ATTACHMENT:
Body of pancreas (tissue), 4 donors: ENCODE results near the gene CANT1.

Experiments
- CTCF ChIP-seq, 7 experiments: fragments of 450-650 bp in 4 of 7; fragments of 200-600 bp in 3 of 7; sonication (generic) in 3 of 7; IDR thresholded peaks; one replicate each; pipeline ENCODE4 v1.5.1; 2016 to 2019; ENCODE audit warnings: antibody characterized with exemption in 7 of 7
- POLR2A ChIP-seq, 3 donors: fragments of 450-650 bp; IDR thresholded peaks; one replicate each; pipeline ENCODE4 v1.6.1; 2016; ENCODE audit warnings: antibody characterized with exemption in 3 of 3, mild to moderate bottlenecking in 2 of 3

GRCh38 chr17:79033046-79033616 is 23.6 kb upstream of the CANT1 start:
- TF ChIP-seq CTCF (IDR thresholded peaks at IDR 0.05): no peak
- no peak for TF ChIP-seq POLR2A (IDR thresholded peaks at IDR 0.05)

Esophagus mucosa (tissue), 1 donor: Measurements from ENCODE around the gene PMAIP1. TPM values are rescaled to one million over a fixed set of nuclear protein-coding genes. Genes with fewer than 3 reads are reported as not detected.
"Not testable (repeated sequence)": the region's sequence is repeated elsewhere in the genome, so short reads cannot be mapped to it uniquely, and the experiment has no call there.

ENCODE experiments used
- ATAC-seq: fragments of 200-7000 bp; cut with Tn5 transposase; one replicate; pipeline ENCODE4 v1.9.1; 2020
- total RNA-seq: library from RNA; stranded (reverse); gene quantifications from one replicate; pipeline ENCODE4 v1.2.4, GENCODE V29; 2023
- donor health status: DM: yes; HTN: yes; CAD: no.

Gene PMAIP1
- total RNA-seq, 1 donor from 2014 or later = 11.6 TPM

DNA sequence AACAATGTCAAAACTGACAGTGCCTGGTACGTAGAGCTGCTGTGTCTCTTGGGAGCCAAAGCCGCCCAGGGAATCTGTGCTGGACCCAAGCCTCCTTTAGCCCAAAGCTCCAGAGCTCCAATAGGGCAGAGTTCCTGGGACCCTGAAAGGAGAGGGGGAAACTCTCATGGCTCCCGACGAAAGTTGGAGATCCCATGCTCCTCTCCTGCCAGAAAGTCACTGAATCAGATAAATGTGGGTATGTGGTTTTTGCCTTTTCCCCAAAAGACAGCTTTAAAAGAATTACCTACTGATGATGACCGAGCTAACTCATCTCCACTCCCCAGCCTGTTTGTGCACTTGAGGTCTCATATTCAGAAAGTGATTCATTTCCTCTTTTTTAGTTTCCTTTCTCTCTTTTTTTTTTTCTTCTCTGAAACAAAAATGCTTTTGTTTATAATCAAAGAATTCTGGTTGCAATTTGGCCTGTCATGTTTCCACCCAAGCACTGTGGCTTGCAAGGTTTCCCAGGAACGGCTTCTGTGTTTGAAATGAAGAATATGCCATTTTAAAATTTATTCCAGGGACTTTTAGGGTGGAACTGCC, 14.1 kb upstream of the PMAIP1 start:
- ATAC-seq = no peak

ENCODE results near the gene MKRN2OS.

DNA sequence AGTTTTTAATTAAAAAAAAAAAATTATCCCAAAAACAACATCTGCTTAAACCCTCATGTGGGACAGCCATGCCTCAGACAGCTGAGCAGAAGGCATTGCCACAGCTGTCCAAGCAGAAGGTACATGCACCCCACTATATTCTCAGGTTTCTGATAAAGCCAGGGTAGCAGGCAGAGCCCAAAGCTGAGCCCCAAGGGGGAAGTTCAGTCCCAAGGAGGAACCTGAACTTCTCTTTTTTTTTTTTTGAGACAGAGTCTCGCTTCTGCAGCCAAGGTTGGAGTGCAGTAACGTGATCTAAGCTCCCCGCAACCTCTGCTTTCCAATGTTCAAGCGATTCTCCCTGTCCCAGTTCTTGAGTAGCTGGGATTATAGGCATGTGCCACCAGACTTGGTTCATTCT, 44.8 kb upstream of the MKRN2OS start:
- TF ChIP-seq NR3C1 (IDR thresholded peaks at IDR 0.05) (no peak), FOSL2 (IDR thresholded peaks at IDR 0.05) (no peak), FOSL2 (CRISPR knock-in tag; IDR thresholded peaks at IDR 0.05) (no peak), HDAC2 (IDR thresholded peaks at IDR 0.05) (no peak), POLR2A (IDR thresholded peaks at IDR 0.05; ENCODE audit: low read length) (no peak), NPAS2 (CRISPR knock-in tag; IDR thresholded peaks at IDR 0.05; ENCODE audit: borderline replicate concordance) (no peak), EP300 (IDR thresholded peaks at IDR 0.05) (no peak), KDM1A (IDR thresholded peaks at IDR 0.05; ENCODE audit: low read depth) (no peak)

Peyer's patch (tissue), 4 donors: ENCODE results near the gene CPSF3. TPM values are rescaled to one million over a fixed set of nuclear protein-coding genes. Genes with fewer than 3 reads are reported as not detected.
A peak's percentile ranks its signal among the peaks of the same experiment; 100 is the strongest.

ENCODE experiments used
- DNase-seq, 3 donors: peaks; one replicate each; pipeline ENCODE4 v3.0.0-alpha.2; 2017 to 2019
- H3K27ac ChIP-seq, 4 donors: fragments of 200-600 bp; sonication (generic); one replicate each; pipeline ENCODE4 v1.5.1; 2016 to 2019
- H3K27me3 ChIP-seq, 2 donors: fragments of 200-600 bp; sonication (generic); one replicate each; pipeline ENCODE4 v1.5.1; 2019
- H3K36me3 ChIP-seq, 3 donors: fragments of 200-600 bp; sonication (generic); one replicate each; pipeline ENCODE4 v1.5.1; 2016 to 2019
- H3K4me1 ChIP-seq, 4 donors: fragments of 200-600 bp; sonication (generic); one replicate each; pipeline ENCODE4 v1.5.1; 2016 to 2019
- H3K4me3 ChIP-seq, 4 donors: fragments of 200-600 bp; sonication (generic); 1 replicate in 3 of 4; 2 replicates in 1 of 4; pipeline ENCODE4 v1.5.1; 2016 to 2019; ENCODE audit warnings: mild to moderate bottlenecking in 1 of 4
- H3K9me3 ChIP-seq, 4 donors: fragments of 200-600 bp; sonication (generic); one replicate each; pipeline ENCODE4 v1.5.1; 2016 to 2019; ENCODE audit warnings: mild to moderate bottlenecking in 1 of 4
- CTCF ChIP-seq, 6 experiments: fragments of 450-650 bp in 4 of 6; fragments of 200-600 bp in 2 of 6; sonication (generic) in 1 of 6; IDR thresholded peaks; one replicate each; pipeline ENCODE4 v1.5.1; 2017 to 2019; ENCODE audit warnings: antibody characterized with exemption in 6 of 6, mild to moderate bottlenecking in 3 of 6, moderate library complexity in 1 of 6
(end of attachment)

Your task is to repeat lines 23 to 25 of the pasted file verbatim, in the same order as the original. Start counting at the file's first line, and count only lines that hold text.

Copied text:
ENCODE experiments used
- DNase-seq, 3 donors: peaks; one replicate each; pipeline ENCODE4 v3.0.0-alpha.2; 2017 to 2019
- H3K27ac ChIP-seq, 4 donors: fragments of 200-600 bp; sonication (generic); one replicate each; pipeline ENCODE4 v1.5.1; 2016 to 2019